Clinical Trials FAQ


Learn more about participating in the clinical trial process and find a trial near you

Safety and Security

As with all medical records, participant privacy and confidentiality in trials are protected by law. Once consent is signed, you will be given a trial code. Your trial records will not include your name or personal identity but will identify you with a trial code. This code can only be tracked back to you via a code key which is held by the responsible physician. Your name or personal identity will never be disclosed.

Yes, participants are volunteers and may withdraw from a clinical trial at any time.

Regulatory agencies have strict guidelines that research teams must follow to ensure all patients are treated fairly and safely, and that the trial’s potential benefits outweigh risks. Each trial has a “protocol” that includes necessary protections, and an Institutional Review Board/Ethics Committee (IRB/EC) that reviews the data and can end the trial at any time.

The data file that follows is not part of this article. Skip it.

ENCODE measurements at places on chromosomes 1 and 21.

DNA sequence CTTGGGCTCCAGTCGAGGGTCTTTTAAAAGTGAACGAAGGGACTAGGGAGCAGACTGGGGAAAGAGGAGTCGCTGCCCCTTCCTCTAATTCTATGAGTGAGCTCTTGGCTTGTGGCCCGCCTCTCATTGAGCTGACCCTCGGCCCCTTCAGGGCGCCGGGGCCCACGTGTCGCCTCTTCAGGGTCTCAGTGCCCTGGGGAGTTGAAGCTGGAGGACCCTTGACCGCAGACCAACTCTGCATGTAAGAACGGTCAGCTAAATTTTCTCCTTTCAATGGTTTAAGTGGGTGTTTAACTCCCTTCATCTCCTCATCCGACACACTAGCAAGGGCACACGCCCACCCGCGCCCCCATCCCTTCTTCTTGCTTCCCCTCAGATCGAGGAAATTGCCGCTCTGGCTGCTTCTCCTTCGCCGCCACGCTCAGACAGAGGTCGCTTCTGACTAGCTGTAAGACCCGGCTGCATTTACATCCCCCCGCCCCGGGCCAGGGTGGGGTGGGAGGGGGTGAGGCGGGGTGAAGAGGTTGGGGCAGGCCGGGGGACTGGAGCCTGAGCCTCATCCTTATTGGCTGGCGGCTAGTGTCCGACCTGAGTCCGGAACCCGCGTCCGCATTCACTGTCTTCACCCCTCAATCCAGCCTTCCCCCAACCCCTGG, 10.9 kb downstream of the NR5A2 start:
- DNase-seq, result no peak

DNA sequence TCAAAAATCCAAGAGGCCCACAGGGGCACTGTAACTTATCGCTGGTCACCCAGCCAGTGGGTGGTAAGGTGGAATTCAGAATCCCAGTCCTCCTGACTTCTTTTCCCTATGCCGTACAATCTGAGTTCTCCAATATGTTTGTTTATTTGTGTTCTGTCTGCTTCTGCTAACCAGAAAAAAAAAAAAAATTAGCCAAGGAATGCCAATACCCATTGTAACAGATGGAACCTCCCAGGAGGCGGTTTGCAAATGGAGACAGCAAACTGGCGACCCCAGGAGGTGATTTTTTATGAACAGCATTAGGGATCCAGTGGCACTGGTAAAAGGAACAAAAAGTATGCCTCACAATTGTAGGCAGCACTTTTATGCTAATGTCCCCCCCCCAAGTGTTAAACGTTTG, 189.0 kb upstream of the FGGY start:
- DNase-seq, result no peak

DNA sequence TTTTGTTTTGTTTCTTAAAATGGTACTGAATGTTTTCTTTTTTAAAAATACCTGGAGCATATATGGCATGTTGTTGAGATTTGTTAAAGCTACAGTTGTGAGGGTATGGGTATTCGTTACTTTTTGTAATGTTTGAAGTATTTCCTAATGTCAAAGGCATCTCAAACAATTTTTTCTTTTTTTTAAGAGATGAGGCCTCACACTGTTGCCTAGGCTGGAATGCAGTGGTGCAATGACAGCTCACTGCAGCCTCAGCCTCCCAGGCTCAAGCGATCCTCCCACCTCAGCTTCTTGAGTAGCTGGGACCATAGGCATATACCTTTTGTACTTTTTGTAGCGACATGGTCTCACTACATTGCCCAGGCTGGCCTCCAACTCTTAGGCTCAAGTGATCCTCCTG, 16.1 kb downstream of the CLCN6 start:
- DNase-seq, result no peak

During any trial, side effects may occur and identifying them is an important part of the intervention approval process. Any known side effects are outlined in the Informed Consent Form (ICF), which participants will read and review with a healthcare provider during the pre-screening and consent process, but there may also be unknown risks. Your research team will closely monitor any side effects and you always have the option to withdraw from the trial at any time.